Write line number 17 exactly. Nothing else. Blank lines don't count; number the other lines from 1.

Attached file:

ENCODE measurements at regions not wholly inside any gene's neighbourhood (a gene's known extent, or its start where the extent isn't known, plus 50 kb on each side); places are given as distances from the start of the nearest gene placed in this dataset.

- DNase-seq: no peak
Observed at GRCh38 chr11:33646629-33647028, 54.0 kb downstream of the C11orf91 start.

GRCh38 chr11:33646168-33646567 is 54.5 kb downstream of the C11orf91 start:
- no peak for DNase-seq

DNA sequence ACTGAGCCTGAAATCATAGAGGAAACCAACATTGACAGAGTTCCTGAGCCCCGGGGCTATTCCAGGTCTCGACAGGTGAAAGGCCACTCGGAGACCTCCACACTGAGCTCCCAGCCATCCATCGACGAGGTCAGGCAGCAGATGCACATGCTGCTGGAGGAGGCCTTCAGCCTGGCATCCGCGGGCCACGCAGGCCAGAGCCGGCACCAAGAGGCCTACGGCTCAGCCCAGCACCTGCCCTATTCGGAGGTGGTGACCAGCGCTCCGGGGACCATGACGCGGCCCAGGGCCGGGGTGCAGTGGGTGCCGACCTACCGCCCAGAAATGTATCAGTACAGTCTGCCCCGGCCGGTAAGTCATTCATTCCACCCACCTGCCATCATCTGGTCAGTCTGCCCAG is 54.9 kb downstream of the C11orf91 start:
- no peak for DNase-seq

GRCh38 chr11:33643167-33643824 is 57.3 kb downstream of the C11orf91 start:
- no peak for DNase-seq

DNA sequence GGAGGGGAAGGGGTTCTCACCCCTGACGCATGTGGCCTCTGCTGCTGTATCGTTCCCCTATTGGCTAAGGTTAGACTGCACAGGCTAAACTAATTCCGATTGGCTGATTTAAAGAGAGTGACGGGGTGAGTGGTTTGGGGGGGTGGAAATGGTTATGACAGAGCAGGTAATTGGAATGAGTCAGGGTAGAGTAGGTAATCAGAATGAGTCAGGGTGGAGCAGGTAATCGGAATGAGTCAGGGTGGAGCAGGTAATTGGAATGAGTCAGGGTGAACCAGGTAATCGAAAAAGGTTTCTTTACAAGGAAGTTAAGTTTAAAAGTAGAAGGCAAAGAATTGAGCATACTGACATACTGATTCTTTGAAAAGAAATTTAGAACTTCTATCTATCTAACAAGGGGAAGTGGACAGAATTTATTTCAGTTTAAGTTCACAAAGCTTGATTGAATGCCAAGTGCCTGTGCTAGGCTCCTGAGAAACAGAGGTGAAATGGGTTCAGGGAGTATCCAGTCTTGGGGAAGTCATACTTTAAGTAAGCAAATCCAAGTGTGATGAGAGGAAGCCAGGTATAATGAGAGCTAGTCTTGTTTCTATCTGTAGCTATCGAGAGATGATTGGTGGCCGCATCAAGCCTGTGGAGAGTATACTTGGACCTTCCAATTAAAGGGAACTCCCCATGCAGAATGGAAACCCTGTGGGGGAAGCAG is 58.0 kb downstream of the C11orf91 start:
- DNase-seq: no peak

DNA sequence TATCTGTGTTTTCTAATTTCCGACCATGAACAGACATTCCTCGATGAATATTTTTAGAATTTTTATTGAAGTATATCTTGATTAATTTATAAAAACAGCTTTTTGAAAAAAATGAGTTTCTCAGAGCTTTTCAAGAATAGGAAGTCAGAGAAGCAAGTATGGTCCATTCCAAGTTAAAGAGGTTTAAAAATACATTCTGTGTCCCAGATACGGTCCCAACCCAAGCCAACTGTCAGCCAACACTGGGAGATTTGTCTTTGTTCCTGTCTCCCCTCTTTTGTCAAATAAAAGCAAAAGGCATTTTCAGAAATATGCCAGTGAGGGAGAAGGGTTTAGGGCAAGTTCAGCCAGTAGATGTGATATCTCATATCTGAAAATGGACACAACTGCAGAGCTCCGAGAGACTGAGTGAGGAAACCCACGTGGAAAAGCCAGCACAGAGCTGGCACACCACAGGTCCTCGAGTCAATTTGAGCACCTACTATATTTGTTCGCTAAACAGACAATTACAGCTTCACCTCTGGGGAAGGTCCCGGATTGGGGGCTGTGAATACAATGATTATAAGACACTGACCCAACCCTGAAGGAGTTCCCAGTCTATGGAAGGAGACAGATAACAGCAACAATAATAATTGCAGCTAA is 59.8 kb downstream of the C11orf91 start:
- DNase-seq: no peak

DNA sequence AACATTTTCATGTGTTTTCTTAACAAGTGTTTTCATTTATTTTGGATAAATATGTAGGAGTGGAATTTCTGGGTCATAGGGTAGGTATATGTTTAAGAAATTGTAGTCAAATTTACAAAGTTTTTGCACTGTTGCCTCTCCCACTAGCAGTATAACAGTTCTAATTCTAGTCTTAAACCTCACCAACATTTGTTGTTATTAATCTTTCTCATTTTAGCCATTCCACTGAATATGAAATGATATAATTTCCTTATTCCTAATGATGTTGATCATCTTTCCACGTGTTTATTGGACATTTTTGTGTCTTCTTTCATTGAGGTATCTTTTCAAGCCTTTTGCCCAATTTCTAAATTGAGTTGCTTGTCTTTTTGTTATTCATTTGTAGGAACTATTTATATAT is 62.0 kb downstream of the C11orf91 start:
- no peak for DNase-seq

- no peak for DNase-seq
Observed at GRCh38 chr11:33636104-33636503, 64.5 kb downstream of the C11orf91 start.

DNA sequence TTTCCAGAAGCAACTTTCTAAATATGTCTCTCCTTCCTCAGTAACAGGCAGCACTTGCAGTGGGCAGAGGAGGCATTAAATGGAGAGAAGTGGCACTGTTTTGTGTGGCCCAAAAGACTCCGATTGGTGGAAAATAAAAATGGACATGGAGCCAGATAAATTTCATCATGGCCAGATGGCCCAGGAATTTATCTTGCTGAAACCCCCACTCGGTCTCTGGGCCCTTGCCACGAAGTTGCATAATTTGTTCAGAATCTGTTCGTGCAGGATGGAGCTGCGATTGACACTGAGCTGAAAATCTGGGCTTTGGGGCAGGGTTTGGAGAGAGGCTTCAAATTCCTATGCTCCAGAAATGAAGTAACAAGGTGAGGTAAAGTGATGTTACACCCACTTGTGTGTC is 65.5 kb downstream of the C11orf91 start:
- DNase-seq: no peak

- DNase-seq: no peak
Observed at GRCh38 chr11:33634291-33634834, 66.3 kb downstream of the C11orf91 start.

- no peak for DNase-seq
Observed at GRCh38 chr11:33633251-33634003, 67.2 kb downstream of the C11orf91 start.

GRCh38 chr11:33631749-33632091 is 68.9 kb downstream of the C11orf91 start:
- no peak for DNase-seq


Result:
Observed at GRCh38 chr11:33636104-33636503, 64.5 kb downstream of the C11orf91 start.